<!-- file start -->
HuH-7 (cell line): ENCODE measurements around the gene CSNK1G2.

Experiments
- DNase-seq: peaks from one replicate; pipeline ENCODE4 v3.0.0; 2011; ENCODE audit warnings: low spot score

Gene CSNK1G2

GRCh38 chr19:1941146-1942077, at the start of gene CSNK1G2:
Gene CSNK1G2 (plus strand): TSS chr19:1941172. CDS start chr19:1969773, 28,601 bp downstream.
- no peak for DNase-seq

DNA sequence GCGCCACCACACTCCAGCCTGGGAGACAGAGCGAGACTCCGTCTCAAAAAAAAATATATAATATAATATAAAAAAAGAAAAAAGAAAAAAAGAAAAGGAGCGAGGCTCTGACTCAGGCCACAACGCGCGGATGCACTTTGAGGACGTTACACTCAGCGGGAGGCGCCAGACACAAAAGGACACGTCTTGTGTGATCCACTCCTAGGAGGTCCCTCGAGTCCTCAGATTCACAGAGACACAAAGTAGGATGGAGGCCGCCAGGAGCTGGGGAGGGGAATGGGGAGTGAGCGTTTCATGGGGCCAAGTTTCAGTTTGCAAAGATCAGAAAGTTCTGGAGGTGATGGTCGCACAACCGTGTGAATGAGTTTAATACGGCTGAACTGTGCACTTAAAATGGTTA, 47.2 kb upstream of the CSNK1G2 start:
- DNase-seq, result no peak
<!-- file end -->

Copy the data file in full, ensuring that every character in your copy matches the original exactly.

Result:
HuH-7 (cell line): ENCODE measurements around the gene CSNK1G2.

Experiments
- DNase-seq: peaks from one replicate; pipeline ENCODE4 v3.0.0; 2011; ENCODE audit warnings: low spot score

Gene CSNK1G2

GRCh38 chr19:1941146-1942077, at the start of gene CSNK1G2:
Gene CSNK1G2 (plus strand): TSS chr19:1941172. CDS start chr19:1969773, 28,601 bp downstream.
- no peak for DNase-seq

DNA sequence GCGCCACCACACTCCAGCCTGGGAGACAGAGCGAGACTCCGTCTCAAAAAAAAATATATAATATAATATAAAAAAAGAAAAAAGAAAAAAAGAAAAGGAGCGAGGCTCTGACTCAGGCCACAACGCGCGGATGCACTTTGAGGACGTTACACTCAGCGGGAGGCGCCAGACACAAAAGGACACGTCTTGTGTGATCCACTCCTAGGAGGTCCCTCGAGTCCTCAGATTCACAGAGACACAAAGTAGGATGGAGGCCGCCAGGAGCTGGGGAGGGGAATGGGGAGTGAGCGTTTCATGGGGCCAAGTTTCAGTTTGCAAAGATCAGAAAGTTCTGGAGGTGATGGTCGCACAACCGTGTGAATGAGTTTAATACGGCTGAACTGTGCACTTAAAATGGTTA, 47.2 kb upstream of the CSNK1G2 start:
- DNase-seq, result no peak